In June 1775, Allen and Seth Warner traveled to Philadelphia to propose the formal creation – with formal supplies and formal paychecks – of a “ranger regiment” from men in the New Hampshire Grants. The Continental Congress agreed, but effectively placed the resulting unit under the authority of New York’s new provisional government. In an apparent attempt not to upset their newfound legitimacy, the reformed Green Mountain Boys resoundingly elected Warner to lead the force, appointing Ira Allen and a third brother Herman to other important positions, but cutting the divisive Ethan out of the organization completely.
After some creative bargaining with General Philip Schuyler, head of the Continental Army’s Northern Department, Ethan Allen secured the right to accompany his men as a civilian. His ambitions quickly got the better of him and as American troops began their invasion of Canada he found himself increasingly unwelcome. Repeatedly sent out to try and rally Canadians and Native Americans to join the rebellious colonists against British rule, his hubris eventually took over and he tried to capture the city of Montreal in September 1775. Though he had the element of surprise, his company of 100 men was simply no match for the loyal defenders.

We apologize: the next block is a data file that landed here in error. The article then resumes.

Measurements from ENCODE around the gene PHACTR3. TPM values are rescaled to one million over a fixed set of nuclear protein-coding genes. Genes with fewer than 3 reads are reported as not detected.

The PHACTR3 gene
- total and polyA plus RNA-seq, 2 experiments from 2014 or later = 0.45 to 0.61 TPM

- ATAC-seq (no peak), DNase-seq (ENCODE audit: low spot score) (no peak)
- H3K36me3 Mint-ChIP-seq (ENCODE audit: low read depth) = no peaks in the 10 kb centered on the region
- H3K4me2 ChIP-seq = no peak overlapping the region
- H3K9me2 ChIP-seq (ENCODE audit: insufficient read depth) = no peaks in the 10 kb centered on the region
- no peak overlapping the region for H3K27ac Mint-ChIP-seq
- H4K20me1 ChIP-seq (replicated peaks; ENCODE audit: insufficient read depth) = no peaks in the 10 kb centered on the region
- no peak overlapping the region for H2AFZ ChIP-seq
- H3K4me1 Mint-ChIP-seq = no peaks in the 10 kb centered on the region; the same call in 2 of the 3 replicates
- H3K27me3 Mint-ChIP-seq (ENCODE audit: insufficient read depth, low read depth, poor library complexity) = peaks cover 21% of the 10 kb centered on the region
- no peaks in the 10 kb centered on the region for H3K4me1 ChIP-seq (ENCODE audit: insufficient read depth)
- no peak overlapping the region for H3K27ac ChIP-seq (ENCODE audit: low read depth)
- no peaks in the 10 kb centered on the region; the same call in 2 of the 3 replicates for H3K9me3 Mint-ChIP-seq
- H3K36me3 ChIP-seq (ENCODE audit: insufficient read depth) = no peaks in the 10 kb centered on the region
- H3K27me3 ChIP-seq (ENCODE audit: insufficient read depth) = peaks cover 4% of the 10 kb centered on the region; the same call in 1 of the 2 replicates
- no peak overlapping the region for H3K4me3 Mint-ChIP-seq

“I am very apprehensive of disagreeable consequences arising from Mr. Allen's imprudence,” Schuyler reportedly wrote after learning of the debacle, according to Michael Bellesiles Revolutionary Outlaws: Ethan Allen and the Struggle for Independence on the Early American Frontier. “I always dreaded his impatience and imprudence.”
Initially sent to a prison in Cornwall, Allen spent nearly three years bouncing from prison to prison after King George III decided he and other revolutionaries should be held in the colonies as prisoners of war. So, despite his previous run-ins with British officials, his sentence was relatively light as he received the substantial rights and limited parole befitting a captured officer. In May 1778, the British traded him for one of their own.